GameByte Reviews: RÖKI (PC)

Once upon a time, there lived a boy and his big sister, Tove. Together with their Pappa and the boy’s stuffed friend, Mr Jötun, they lived in their snowy log cabin. Tove would cook eggs for tea and read epic tales of monsters and forest guardians to help her brother, Lars, fall asleep. One night, as their Pappa stays slumped in his chair, dreaming of the beautiful face of the wife he loved and lost, Tove and Lars are attacked by a mysterious creature. They are left with no choice but to set fire to their home and venture out into a strange, unfamiliar world.

Developed by Polygon Treehouse, Röki is a gorgeous adventure game heavily inspired by Scandinavian folklore. It’s a compelling, yet dark, contemporary fairy tale that looks like a children’s book, but delves into themes of wonder, grief, love and loss. Combined with atmospheric exploration, incredible sound design and tricky puzzles, this is a standout game that everyone needs to try.

What Are The Graphics Like in Röki?

Tove walking through snowy forest
Credit – Polygon Treehouse

From the second you launch the game the striking art style, packed with charm, draws you in. The lighting casts an ethereal contrast across the world, wrapping you up in shades of soft, yet solid colours with minimal outlining. This gives the world the appearance of a picture book, which is fitting, considering the fairytale nature of the narrative. It’s immediately breathtaking – I found myself taking screenshots to simultaneously admire the lighting design and to show off to friends.

The environments sparkle with frost, simultaneously filling me with warm memories of Christmas’s long ago and a creeping sense of foreboding. This is typical of Scandinavian folklore – what may first appear harmless can hide terrifying secrets. The world of Röki embodies this; the environment stretches back a surprising amount, opening the world up for exploration. Pair this with runes etched into ancient walls, gnawed bones lying alone in a lair and the cawing of ravens at twilight, this game is an atmospheric journey that delights at every corner.

Röki’s Narrative is stellar

Tove approaching a bear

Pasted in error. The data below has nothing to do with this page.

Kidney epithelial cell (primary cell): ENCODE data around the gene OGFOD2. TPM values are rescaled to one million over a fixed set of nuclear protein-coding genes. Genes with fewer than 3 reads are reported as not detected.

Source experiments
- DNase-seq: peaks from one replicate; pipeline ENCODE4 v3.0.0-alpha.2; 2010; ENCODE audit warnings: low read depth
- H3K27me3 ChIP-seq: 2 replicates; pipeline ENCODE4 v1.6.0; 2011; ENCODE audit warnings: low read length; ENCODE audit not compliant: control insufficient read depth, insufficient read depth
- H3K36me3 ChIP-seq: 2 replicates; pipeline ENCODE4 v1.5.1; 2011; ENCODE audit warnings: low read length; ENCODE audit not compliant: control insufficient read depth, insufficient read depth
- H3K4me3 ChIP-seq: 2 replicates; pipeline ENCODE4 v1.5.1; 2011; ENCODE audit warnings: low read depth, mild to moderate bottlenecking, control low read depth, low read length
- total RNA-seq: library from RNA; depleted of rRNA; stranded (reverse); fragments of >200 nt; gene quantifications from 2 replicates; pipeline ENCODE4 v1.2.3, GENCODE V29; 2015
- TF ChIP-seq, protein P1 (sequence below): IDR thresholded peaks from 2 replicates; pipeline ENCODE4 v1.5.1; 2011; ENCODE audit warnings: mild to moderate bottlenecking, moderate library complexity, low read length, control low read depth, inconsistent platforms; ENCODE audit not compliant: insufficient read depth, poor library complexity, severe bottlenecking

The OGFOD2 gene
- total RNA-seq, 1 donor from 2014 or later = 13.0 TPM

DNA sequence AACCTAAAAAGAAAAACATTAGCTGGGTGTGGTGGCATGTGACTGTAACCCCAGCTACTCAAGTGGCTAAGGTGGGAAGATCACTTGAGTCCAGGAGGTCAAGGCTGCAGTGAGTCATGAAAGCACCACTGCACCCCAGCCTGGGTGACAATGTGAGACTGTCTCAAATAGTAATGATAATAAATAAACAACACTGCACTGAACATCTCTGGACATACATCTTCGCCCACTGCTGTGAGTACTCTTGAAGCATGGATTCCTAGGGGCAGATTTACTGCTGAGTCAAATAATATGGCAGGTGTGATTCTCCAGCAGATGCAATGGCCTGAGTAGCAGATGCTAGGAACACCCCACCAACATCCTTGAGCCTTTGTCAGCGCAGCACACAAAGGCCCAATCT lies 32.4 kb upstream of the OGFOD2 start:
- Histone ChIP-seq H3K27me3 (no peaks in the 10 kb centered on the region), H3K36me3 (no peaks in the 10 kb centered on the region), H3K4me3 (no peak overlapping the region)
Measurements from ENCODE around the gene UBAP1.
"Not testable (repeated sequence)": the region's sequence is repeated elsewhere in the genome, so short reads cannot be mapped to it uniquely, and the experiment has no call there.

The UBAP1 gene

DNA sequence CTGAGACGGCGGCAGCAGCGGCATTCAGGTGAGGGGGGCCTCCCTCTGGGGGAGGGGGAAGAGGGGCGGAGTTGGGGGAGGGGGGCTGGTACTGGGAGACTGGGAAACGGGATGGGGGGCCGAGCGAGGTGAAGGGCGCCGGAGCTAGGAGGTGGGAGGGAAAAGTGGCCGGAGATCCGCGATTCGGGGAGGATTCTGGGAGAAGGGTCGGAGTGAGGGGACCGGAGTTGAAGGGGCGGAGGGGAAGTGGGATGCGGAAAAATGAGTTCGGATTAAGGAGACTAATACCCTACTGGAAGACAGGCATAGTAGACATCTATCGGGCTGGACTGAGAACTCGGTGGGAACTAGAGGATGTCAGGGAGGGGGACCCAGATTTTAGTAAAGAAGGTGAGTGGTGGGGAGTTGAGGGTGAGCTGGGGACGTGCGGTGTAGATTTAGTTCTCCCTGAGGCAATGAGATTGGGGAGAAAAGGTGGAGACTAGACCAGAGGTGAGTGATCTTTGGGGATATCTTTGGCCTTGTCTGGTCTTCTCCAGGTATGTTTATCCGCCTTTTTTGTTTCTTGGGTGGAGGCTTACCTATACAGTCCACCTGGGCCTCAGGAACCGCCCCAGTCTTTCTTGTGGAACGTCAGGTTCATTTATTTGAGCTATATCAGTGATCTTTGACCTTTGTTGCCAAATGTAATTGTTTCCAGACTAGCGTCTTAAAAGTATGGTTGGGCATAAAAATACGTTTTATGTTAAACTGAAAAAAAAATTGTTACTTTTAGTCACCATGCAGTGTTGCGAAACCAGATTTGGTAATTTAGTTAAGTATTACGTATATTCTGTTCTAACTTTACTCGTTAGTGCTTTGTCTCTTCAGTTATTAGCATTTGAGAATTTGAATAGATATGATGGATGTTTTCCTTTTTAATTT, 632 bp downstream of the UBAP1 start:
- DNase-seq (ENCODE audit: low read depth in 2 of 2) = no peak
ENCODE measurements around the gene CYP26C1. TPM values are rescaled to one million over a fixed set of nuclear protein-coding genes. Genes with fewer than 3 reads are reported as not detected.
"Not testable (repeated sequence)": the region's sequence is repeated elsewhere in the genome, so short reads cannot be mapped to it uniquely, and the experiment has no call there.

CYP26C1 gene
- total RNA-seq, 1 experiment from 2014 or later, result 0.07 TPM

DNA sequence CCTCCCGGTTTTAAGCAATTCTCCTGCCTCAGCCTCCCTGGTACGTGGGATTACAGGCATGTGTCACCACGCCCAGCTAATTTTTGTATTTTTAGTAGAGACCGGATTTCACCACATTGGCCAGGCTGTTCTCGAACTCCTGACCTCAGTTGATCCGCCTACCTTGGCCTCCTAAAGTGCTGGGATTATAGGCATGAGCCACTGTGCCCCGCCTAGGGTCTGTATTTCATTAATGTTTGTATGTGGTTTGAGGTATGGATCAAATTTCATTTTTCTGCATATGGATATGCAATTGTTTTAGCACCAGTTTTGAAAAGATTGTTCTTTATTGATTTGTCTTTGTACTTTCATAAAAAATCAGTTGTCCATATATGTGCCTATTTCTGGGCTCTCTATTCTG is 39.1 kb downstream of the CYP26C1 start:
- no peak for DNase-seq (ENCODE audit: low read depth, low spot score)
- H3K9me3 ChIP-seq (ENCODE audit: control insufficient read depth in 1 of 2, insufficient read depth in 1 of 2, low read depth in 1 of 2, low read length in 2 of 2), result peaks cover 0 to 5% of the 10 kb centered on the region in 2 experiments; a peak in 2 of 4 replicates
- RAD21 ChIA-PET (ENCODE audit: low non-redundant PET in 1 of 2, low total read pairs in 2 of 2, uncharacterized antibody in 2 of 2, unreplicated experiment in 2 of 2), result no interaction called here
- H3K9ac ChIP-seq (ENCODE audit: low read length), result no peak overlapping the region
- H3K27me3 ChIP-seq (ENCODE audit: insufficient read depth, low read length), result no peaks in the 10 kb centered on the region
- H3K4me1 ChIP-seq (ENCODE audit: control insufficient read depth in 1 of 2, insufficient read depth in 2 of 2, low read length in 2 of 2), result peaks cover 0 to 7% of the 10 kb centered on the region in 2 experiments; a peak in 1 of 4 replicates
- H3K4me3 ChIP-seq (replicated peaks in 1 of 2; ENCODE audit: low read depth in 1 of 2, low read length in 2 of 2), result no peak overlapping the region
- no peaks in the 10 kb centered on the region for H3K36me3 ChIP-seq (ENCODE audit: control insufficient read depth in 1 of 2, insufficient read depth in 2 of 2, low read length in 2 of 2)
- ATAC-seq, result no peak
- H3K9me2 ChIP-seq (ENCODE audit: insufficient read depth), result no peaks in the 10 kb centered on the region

Credit – Polygon Treehouse

I’m hesitant to spoil much of the narrative for you, but I’ll say one thing. Tove’s objective is wrapped up in traditional Scandinavian folklore, tracking down the forgotten giants who protected and cared for the land outside her home to save her family.

Fundamentally, Röki is a game about kindness and empathy. On her quest to find her brother, Lars, Tove impacts other people’s lives through her shining, childlike affection. This sense of altruism is woven into the fabric of the puzzles as much as the narrative.

I particularly enjoyed how the narrative encourages you to discover its secrets at your own pace. Much like a child intent on causing mischief, you can find your way into hidden rooms and bring monsters back to life. I remember playing in my mum’s house as a child, sneaking through ‘hidden’ rooms to discover ancient magical beings. Playing Röki resurfaced those feelings.

Röki and the magic of sound design

Screenshot from Roki
Credit – Polygon Treehouse

Sound can make or break a game and I’d be amiss if I didn’t touch on Röki’s stunning sound design.

Rich with delicate windchimes, crunchy footsteps and charming exclamations, the sound effects set the tone of the scenes and wrap the player up in this fantasy world. LookListen has knocked it out of the park. Combining a minimalist art style with gorgeous chords evokes this mystical, whimsical tale.

The isolated piano chords may have made me feel alone, but the crunch of snow beneath my feet and the satisfying windchimes that rang when I scanned for interaction made me feel alive. Almost as if I were a child, singing to myself on an adventure. We may rarely see Tove’s face, but the music elevates the world to another level.

what is the Gameplay like?

Tove walking around a church
Credit – Polygon Treehouse

Röki is a blend of genres that somehow manages to cater to all fans. I’m not the biggest fan of puzzle games. But I was completely engaged in its challenges like never before. There’s a human side to the endeavours that encourage me to think outside of the box. These puzzles are woven into the narrative. There was no white-hot frustration I usually feel when faced with a puzzle. I only ever felt challenged to adapt my way of thinking. If you find the point-and-click genre to be lacking, there’s enough critical thinking to keep it from feeling dull. The freedom that this offers players makes the game feel more like an adventure game, letting them learn and explore from the point-of-view of a child again.

Tove also keeps a notebook on her journey, which acts as a guide to certain puzzles. This helping hand is useful to refer back to if needed. And you can’t help but feel childish wonder when pretty feathers and eggshells fill the pages. Whilst the notebook can become cluttered and hard to decipher by the end of your journey, I enjoyed how the scrawls relayed Tove’s personality in an engaging, subtle manner.

So, Is Röki worth your money?

Tove walking around a church
Credit – Polygon Treehouse

This game is human, and there’s not a better way to describe it. Röki’s earthy magic takes you on an emotional journey unrivalled in the indie scene so far. It strikes the perfect balance between childish wonder and adult themes. It’s paired beautifully alongside a rich world filled with folklore and magic. The gorgeous sound design and stylish graphics work perfectly together to engage you in the twists of the narrative.

You experience Röki’s darkest themes through the eyes of a child in a picture-book setting. The magical tale of Tove and Lars will become folklore in its own right.

This copy of Röki was played on PC.

Featured Image Credit – Polygon Treehouse.